Dozens of Crimson Alumni, Harvard Faculty Join Outcry at Paper’s Support of BDS
Fallout from the Harvard Crimson’s embrace of the movement to boycott Israel continued on Monday, with dozens of Harvard University faculty members and former leaders of the student newspaper joining statements rejecting its controversial recent editorial.
Sixty-nine past and current affiliates of The Harvard Crimson on Monday signed an “Open Letter of Dissent” protesting the Editorial Board’s endorsement of the boycott, divestment, sanctions (BDS) campaign against Israel, which has sparked an intense debate on campus.
“A newspaper’s most fundamental obligation, especially vital in our times, is to seek truth,” the Crimson alumni wrote, calling the paper’s stance “an alarming abdication of that duty.”
The letter’s signatories include former Crimson graduate board chair Frank B. Gilbert ’52, former president Ira Stoll ’94, and former editor Alana M. Steinberg ’18. (Editor’s note: Stoll is a regular Algemeiner columnist.)
“The BDS movement lies about Jewish history, denying the rootedness of the Jewish people in the land of Israel and the presence of Jews in Israel for millennia,” they continued. “It accuses Israel of being grounded in ‘white supremacy’ when the country is in fact a multi-ethnic society, in which the majority of Jews are of Middle Eastern and North African descent and in which Arab citizens are represented in government.”
“In endorsing and amplifying the BDS movement’s untruths — and that is what they are: lies — the Crimson’s editorial staff betrays its basic journalistic responsibility to ground arguments in facts. In so doing, the editorial board sends a message to every Jewish student on campus that Jewish history and the Jewish endeavor toward self-determination are to be erased, at a time when antisemitic incidents in this country have reached historic highs,” the group wrote.
The open letter follows one signed last week by former university president Larry Summers, which has since been joined by over 100 Harvard faculty members in total, including legal scholar Gabriella Blum, art historian Jeffrey Hamburger, and Jeffrey Flier, former dean of Harvard Medical School.
Arguing that “BDS compromises education goals by turning the complex and intractable Israeli-Palestinian conflict into a caricature that singles out only one side for blame,” it urged the newspaper to “repair the damage caused by writing such a divisive staff editorial.”
On Monday, Miriam Elman, Executive Director of the Academic Engagement Network, told The Algemeiner she hopes the Crimson retracts the editorial.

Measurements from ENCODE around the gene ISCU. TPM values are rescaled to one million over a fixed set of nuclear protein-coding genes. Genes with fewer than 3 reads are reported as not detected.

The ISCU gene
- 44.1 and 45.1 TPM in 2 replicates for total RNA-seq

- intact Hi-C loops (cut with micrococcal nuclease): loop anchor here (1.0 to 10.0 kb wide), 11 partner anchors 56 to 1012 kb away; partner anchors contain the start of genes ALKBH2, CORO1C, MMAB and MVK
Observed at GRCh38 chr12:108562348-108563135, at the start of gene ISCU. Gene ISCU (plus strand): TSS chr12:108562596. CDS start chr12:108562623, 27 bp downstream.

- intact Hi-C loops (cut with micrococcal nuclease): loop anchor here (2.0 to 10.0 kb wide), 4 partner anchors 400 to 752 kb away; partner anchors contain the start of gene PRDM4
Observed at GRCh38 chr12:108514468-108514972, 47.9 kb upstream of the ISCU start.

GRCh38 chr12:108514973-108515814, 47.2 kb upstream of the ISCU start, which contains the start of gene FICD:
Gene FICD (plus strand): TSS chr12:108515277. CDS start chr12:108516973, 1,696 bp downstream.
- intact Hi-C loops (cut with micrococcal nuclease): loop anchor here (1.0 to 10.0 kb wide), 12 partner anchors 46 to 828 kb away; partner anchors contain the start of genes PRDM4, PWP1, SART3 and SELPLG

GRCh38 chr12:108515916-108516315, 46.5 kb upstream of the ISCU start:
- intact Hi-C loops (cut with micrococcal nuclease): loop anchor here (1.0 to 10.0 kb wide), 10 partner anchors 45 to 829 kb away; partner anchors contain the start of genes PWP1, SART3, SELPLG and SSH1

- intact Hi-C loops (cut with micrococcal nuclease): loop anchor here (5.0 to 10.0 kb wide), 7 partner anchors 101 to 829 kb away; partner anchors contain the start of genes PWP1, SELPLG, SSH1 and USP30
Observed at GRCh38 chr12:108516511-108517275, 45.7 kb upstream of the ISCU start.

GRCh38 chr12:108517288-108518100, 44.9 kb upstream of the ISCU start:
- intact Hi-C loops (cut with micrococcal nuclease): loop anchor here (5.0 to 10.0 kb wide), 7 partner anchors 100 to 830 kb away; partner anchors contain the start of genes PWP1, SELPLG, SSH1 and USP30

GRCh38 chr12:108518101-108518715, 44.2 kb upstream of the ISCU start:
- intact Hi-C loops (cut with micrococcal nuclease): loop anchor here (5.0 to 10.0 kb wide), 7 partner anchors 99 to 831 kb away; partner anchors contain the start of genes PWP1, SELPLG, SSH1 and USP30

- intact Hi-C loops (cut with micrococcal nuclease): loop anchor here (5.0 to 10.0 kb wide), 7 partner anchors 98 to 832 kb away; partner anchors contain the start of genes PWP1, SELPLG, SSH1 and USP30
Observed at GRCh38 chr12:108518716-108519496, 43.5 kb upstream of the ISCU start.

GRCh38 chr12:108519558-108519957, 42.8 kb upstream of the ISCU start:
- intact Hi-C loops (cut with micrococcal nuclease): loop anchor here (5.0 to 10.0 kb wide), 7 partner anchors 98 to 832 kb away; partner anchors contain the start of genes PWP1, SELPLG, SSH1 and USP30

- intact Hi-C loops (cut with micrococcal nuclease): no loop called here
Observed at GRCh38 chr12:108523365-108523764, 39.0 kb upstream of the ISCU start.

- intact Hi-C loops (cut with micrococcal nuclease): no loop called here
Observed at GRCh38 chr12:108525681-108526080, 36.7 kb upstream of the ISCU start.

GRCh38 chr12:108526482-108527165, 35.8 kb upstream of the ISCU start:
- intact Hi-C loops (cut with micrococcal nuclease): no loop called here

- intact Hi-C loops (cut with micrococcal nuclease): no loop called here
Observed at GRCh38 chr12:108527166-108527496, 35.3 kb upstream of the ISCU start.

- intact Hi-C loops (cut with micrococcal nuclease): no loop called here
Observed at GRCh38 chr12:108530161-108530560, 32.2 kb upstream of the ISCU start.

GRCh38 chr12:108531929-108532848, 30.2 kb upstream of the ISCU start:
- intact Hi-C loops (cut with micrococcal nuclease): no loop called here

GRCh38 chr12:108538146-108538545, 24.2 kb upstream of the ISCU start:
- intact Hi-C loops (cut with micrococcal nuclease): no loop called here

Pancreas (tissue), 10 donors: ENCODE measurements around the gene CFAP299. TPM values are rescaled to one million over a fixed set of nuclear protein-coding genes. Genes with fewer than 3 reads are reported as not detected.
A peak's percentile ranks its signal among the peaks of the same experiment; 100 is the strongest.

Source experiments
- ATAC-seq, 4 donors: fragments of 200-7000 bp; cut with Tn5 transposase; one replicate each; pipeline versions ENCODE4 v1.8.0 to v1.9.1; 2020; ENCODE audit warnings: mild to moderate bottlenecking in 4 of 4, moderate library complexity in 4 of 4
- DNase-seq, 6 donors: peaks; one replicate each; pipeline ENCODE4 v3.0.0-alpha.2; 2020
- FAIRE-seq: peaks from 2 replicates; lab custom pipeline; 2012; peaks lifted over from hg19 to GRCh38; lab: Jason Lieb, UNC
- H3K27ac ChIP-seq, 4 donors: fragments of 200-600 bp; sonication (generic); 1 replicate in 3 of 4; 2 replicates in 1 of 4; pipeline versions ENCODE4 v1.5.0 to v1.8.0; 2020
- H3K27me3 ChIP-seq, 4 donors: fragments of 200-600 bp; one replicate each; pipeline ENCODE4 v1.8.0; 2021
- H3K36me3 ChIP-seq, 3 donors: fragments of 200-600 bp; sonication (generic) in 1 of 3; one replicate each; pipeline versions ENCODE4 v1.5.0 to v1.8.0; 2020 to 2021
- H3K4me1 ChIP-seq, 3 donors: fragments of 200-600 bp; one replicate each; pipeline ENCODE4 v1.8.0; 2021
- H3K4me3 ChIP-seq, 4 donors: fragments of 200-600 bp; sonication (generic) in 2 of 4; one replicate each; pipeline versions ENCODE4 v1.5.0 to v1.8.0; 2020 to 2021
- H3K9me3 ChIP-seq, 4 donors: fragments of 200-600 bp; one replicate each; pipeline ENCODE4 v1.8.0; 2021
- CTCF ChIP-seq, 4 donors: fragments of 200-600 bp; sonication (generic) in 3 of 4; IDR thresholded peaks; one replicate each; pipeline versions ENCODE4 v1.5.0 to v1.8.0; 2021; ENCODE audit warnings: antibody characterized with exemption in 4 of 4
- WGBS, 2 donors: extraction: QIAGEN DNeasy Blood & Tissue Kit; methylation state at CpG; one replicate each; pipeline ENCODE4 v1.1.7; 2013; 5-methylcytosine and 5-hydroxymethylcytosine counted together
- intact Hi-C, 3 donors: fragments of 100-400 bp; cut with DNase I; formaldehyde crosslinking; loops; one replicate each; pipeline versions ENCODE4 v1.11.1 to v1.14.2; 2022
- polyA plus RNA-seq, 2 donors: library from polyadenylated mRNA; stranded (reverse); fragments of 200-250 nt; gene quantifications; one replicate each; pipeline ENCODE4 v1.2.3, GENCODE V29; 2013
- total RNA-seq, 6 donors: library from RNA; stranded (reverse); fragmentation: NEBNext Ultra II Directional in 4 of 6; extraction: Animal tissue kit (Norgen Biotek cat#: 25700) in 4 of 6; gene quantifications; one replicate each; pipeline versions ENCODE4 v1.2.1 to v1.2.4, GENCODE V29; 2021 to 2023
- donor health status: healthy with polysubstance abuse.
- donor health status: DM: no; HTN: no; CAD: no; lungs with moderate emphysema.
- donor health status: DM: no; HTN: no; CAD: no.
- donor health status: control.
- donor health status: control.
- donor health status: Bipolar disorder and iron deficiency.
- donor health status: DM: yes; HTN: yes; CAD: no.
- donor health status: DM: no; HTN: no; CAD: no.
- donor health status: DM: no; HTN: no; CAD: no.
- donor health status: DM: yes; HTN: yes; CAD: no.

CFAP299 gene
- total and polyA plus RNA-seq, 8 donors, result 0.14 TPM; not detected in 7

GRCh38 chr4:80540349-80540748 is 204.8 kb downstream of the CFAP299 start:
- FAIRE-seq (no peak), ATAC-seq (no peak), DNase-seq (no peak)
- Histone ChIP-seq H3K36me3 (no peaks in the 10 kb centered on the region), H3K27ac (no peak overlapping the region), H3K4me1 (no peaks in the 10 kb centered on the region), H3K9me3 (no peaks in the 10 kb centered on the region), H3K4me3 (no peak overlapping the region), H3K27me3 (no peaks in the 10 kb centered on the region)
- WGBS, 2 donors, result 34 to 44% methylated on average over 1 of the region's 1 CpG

“It is an adult thing to do,” she said. “It would be a way for the editorial board to say, ‘We’ve listened and we’ve heard and we will do better.”
Another missive by Crimson alumni published Monday, joined by former New York Times Supreme Court correspondent Linda Greenhouse and Freedom House president Michael Abramowitz, called the editorial “seriously damaging to a newspaper we love, and which has a very proud history.”
“You have endorsed a movement which is not a solution to the Israeli-Palestinian conflict; it is quite simply an accelerant of antisemitism,” they wrote. “And you have abrogated your editorial responsibility by failing to sort lies and distortions from truth.”
In a Monday news article, the Harvard Crimson — whose alumni include former US Presidents, business moguls, and celebrated journalists and academics — reported on the “international furor” set off by the editorial, with criticism coming from US lawmakers, Israeli columnists, and the Harvard University community.
Responding to the controversy, Crimson president Raquel Coronell Uribe said the paper “strives for diversity and inclusivity in all respects, from diversity of identity to diversity of opinion.”
“The Crimson rejects discrimination, including antisemitism, in all its forms — both among our staff and in our pages,” she told the Crimson. “Staff editorials represent solely the majority view of the Editorial Board, and are the result of discussions at editorial meetings, at which only active members of the editorial board may vote.”
“The role of The Crimson’s Editorial Board is to cultivate dialogue among our readers and to serve as a springboard for debate,” Uribe continued. “We are appreciative of the various submissions and points of view that have been offered thus far. The Crimson editorial pages remain open for submissions on this topic and all others.”
The student paper also reported Monday that university president Lawrence Bacow declined to comment on the editorial at a recent faculty meeting, while insisting the university does not support “any suggestion of targeting or boycotting a particular group because of disagreements over the policies pursued by their governments.”